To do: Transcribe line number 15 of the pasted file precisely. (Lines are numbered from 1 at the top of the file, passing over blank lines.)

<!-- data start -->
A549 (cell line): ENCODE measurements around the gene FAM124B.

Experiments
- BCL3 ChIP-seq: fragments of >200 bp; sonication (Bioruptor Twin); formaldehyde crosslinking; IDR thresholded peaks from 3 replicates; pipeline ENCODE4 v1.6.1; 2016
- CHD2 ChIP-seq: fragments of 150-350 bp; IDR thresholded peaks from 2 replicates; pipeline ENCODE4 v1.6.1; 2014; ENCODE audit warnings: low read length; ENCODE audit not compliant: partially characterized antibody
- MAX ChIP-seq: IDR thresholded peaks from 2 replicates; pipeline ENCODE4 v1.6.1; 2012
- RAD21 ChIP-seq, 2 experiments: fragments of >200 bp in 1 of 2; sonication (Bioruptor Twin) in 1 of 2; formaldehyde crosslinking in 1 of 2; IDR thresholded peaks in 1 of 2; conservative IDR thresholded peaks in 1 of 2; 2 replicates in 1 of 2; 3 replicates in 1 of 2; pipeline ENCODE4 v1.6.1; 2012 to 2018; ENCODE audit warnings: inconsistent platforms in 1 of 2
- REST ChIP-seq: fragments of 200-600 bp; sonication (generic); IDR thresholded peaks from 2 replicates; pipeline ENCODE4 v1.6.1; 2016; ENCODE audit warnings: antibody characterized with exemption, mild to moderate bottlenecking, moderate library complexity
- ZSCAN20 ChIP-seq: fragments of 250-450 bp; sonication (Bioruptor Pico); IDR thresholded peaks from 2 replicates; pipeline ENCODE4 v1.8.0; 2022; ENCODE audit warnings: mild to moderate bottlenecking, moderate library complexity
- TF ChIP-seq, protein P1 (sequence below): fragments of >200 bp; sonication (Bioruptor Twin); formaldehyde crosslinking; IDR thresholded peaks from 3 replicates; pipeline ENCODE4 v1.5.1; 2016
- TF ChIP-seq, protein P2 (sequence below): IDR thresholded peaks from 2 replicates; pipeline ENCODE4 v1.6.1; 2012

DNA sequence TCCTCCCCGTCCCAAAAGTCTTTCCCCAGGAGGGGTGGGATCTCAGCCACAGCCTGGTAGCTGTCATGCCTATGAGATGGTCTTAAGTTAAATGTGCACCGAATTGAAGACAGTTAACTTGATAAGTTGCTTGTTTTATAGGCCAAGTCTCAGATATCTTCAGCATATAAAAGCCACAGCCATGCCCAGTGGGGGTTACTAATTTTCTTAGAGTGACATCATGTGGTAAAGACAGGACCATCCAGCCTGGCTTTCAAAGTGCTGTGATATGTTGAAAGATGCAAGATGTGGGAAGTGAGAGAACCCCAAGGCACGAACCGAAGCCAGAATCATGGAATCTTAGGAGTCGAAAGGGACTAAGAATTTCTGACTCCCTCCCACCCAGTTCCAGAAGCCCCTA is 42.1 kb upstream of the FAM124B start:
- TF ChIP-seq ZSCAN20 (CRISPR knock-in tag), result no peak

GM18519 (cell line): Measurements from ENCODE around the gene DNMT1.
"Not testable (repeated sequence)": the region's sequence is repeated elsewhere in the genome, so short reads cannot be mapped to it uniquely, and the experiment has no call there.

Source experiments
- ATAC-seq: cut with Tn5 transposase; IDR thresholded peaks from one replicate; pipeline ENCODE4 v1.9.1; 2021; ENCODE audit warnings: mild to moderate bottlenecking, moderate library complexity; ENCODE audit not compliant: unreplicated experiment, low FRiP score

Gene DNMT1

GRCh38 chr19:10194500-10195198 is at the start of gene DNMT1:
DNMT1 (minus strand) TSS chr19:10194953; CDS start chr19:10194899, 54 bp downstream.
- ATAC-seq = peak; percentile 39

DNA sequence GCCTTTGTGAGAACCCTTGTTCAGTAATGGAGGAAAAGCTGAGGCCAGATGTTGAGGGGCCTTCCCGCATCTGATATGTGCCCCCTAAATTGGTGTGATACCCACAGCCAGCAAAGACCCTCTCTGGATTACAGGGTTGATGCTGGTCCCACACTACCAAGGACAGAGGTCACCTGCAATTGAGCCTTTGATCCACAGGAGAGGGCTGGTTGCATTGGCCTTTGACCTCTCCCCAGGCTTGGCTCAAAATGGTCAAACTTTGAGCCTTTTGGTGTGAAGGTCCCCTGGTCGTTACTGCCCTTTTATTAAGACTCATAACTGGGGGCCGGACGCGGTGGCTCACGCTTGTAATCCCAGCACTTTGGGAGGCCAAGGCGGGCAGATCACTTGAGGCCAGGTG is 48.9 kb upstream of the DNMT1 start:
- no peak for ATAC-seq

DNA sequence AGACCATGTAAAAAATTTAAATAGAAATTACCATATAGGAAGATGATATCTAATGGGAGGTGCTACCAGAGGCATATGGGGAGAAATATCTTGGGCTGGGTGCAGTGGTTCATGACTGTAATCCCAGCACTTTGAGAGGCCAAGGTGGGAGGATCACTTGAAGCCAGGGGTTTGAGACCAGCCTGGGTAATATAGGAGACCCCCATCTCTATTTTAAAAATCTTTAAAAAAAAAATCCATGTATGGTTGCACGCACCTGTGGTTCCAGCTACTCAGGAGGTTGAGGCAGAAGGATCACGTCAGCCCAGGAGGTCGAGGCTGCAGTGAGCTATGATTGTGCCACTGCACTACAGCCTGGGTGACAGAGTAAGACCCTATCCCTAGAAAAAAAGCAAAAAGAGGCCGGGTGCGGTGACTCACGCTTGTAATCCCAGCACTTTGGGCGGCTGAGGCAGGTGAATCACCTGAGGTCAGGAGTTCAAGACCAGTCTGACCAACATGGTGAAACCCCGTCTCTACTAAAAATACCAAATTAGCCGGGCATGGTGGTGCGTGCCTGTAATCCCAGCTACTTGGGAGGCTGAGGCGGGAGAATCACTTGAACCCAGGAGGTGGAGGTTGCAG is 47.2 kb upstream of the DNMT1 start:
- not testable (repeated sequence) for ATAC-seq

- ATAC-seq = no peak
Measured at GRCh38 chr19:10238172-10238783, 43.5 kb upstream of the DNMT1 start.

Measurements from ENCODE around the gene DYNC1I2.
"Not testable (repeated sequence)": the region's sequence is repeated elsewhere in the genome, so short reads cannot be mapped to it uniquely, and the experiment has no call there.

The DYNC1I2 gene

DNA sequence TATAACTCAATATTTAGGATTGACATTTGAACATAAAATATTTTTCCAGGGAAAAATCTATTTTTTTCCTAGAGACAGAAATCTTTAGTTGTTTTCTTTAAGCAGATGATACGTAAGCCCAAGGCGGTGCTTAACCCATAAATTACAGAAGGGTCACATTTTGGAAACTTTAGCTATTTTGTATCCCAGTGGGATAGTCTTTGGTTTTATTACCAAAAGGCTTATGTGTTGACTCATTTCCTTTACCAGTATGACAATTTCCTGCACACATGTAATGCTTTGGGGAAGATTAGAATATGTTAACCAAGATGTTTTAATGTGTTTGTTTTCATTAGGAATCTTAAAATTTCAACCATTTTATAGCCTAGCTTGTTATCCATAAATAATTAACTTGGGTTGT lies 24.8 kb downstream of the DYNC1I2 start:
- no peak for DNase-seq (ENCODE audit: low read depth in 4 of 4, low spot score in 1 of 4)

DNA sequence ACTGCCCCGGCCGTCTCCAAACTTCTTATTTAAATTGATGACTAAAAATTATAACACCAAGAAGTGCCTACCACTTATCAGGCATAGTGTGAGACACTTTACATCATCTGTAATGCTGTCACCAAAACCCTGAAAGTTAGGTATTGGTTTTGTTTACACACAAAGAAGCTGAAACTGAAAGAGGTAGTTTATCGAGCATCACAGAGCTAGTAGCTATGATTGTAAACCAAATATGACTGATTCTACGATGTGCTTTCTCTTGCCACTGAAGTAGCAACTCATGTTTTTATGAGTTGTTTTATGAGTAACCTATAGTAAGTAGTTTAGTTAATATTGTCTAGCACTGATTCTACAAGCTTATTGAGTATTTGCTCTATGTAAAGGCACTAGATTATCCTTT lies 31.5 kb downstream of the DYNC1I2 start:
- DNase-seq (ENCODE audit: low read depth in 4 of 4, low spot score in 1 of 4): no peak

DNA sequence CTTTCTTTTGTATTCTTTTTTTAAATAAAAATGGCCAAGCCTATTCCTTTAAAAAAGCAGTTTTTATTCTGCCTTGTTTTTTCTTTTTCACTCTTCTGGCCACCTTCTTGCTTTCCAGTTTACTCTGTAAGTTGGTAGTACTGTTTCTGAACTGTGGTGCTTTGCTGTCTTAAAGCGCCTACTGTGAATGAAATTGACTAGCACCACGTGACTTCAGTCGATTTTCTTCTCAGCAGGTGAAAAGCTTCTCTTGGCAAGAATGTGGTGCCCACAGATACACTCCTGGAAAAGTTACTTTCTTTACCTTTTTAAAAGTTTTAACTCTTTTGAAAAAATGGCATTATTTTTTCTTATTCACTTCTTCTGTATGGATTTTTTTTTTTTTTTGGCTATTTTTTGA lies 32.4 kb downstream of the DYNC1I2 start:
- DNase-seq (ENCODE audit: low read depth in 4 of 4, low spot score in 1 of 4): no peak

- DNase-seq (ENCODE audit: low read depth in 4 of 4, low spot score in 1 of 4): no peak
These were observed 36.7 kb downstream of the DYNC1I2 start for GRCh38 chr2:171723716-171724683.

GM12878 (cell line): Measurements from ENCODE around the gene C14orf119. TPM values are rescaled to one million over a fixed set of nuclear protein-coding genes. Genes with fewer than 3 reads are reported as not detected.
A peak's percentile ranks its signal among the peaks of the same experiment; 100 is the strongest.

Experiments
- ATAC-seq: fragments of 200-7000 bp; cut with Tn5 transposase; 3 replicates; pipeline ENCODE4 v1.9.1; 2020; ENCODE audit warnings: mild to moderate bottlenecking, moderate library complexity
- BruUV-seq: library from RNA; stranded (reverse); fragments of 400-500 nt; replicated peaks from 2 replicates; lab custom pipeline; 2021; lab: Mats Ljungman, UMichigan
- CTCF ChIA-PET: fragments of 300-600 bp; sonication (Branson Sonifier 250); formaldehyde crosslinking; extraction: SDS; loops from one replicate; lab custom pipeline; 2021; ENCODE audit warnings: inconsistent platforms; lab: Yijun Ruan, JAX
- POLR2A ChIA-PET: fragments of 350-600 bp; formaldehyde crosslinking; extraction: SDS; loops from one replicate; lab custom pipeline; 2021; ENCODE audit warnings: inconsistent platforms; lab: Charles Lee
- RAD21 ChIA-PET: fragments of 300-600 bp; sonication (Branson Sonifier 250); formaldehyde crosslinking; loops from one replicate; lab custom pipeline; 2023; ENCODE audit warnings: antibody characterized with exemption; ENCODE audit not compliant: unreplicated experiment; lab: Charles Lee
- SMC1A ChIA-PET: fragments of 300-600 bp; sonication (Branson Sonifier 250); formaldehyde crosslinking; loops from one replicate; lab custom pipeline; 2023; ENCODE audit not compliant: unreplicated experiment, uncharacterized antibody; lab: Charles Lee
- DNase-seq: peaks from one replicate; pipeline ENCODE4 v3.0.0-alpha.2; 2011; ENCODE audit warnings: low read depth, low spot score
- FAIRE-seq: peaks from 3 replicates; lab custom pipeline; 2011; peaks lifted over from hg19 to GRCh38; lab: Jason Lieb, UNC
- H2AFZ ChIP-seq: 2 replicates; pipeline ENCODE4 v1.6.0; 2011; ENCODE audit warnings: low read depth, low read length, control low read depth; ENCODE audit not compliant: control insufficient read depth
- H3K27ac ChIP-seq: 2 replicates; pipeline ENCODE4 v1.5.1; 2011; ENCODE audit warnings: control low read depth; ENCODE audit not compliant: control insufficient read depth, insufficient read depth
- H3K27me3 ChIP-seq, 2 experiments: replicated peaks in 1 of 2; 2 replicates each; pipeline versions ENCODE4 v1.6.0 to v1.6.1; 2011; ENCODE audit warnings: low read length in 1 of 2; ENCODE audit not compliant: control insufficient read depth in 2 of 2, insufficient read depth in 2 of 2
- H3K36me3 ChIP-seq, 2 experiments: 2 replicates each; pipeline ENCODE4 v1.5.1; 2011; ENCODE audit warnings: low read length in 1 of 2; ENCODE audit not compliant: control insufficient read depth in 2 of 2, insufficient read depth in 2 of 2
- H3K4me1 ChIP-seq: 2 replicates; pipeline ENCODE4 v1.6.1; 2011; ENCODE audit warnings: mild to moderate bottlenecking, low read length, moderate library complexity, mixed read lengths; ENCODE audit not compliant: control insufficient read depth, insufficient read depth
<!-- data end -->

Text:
Source experiments